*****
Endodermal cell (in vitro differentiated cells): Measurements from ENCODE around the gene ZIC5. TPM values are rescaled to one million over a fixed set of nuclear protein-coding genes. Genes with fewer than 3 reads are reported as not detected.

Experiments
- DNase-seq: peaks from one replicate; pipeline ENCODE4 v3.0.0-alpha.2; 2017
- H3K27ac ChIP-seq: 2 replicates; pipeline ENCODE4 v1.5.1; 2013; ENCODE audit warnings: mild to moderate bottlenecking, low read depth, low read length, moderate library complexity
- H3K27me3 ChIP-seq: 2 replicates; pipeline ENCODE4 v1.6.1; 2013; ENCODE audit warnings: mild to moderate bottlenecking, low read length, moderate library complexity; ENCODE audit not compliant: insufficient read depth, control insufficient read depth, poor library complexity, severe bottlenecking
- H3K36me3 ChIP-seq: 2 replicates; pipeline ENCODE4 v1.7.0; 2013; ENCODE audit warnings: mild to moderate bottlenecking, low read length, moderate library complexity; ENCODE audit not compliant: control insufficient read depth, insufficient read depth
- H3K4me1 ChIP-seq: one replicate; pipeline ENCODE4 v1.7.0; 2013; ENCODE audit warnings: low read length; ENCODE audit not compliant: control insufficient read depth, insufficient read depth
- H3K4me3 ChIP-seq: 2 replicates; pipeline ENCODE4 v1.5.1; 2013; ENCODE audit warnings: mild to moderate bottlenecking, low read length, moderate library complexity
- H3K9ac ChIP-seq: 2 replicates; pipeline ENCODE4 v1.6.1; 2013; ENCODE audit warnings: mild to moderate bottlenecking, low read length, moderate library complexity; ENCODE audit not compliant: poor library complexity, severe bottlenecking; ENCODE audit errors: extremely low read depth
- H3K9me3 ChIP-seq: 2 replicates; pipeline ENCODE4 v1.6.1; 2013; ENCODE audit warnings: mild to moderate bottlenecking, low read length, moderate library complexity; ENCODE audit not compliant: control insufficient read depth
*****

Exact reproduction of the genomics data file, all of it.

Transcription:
Endodermal cell (in vitro differentiated cells): Measurements from ENCODE around the gene ZIC5. TPM values are rescaled to one million over a fixed set of nuclear protein-coding genes. Genes with fewer than 3 reads are reported as not detected.

Experiments
- DNase-seq: peaks from one replicate; pipeline ENCODE4 v3.0.0-alpha.2; 2017
- H3K27ac ChIP-seq: 2 replicates; pipeline ENCODE4 v1.5.1; 2013; ENCODE audit warnings: mild to moderate bottlenecking, low read depth, low read length, moderate library complexity
- H3K27me3 ChIP-seq: 2 replicates; pipeline ENCODE4 v1.6.1; 2013; ENCODE audit warnings: mild to moderate bottlenecking, low read length, moderate library complexity; ENCODE audit not compliant: insufficient read depth, control insufficient read depth, poor library complexity, severe bottlenecking
- H3K36me3 ChIP-seq: 2 replicates; pipeline ENCODE4 v1.7.0; 2013; ENCODE audit warnings: mild to moderate bottlenecking, low read length, moderate library complexity; ENCODE audit not compliant: control insufficient read depth, insufficient read depth
- H3K4me1 ChIP-seq: one replicate; pipeline ENCODE4 v1.7.0; 2013; ENCODE audit warnings: low read length; ENCODE audit not compliant: control insufficient read depth, insufficient read depth
- H3K4me3 ChIP-seq: 2 replicates; pipeline ENCODE4 v1.5.1; 2013; ENCODE audit warnings: mild to moderate bottlenecking, low read length, moderate library complexity
- H3K9ac ChIP-seq: 2 replicates; pipeline ENCODE4 v1.6.1; 2013; ENCODE audit warnings: mild to moderate bottlenecking, low read length, moderate library complexity; ENCODE audit not compliant: poor library complexity, severe bottlenecking; ENCODE audit errors: extremely low read depth
- H3K9me3 ChIP-seq: 2 replicates; pipeline ENCODE4 v1.6.1; 2013; ENCODE audit warnings: mild to moderate bottlenecking, low read length, moderate library complexity; ENCODE audit not compliant: control insufficient read depth